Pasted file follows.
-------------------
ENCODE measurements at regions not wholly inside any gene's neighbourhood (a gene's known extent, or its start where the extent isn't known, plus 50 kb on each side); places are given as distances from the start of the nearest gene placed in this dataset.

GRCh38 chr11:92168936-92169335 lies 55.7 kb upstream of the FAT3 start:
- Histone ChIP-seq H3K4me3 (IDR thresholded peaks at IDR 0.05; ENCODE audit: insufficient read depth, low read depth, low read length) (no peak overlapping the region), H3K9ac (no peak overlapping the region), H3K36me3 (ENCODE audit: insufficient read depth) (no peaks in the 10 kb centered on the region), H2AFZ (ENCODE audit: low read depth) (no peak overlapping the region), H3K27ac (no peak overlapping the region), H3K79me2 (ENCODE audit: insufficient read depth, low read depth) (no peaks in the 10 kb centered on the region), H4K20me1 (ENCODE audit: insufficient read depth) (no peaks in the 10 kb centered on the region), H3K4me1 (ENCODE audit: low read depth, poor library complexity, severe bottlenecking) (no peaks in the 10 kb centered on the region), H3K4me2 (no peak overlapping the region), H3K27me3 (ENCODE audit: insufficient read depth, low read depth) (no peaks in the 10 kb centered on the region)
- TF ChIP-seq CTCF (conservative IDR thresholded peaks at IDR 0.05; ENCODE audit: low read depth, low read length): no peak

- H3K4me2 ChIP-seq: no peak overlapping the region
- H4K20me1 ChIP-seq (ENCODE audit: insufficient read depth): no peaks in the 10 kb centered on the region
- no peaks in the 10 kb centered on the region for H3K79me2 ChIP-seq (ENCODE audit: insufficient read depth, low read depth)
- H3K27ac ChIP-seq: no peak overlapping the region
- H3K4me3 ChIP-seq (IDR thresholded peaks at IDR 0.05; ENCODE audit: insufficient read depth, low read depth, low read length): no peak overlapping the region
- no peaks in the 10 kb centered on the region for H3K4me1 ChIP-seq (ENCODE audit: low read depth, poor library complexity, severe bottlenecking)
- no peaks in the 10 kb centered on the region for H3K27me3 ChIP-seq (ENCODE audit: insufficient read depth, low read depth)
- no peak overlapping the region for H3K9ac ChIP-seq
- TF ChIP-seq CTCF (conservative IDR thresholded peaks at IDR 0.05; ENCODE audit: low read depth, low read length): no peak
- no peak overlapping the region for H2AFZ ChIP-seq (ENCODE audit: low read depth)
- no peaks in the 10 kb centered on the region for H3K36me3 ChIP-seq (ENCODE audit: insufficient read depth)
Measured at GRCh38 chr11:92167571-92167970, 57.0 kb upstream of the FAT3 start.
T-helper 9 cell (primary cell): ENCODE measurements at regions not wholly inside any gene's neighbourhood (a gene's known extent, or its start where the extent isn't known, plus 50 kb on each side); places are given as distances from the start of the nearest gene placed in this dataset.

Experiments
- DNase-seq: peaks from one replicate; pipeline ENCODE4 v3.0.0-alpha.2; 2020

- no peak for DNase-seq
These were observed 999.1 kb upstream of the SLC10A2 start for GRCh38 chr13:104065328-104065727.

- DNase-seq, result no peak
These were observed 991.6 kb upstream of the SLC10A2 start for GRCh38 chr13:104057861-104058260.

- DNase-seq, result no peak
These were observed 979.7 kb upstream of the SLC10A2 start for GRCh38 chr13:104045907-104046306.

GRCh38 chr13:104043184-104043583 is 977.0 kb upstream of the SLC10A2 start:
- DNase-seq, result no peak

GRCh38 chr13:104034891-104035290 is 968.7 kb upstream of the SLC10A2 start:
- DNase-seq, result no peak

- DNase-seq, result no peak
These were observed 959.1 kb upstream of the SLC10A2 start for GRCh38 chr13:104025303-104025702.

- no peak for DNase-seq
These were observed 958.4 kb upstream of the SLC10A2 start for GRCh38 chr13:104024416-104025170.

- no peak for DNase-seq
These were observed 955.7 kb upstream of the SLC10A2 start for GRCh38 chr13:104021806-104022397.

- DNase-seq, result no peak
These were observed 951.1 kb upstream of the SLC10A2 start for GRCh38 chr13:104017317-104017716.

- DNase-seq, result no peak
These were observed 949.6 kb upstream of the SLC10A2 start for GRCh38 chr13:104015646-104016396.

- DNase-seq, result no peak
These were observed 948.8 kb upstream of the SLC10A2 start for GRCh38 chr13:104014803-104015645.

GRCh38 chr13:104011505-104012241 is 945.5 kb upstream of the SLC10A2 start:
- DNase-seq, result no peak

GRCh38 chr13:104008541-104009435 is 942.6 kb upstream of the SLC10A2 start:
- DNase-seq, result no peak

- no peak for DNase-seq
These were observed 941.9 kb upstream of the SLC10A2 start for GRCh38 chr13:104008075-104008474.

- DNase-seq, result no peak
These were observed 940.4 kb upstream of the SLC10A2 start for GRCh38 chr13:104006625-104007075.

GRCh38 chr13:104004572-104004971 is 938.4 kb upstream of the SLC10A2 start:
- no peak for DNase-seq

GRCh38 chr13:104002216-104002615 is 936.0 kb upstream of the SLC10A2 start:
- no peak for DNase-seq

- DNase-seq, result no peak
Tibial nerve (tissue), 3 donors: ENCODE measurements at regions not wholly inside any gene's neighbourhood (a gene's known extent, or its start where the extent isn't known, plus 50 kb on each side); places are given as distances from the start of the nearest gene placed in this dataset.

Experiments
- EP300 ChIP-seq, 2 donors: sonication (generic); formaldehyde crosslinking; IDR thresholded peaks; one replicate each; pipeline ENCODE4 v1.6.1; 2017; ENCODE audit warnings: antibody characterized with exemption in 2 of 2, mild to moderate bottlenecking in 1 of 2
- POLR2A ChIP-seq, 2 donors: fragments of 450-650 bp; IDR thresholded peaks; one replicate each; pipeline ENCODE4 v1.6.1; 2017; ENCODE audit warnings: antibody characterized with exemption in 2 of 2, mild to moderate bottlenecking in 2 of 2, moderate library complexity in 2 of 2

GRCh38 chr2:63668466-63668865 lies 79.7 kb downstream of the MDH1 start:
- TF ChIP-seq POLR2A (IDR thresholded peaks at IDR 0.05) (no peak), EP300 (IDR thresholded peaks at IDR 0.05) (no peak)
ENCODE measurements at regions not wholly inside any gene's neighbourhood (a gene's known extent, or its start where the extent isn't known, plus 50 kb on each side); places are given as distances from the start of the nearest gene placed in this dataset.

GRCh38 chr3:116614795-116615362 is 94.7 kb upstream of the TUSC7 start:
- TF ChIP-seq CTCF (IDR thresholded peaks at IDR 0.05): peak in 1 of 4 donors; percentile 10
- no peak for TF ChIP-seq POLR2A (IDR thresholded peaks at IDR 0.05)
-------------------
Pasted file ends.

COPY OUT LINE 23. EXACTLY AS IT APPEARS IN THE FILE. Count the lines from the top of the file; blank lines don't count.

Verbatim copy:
These were observed 991.6 kb upstream of the SLC10A2 start for GRCh38 chr13:104057861-104058260.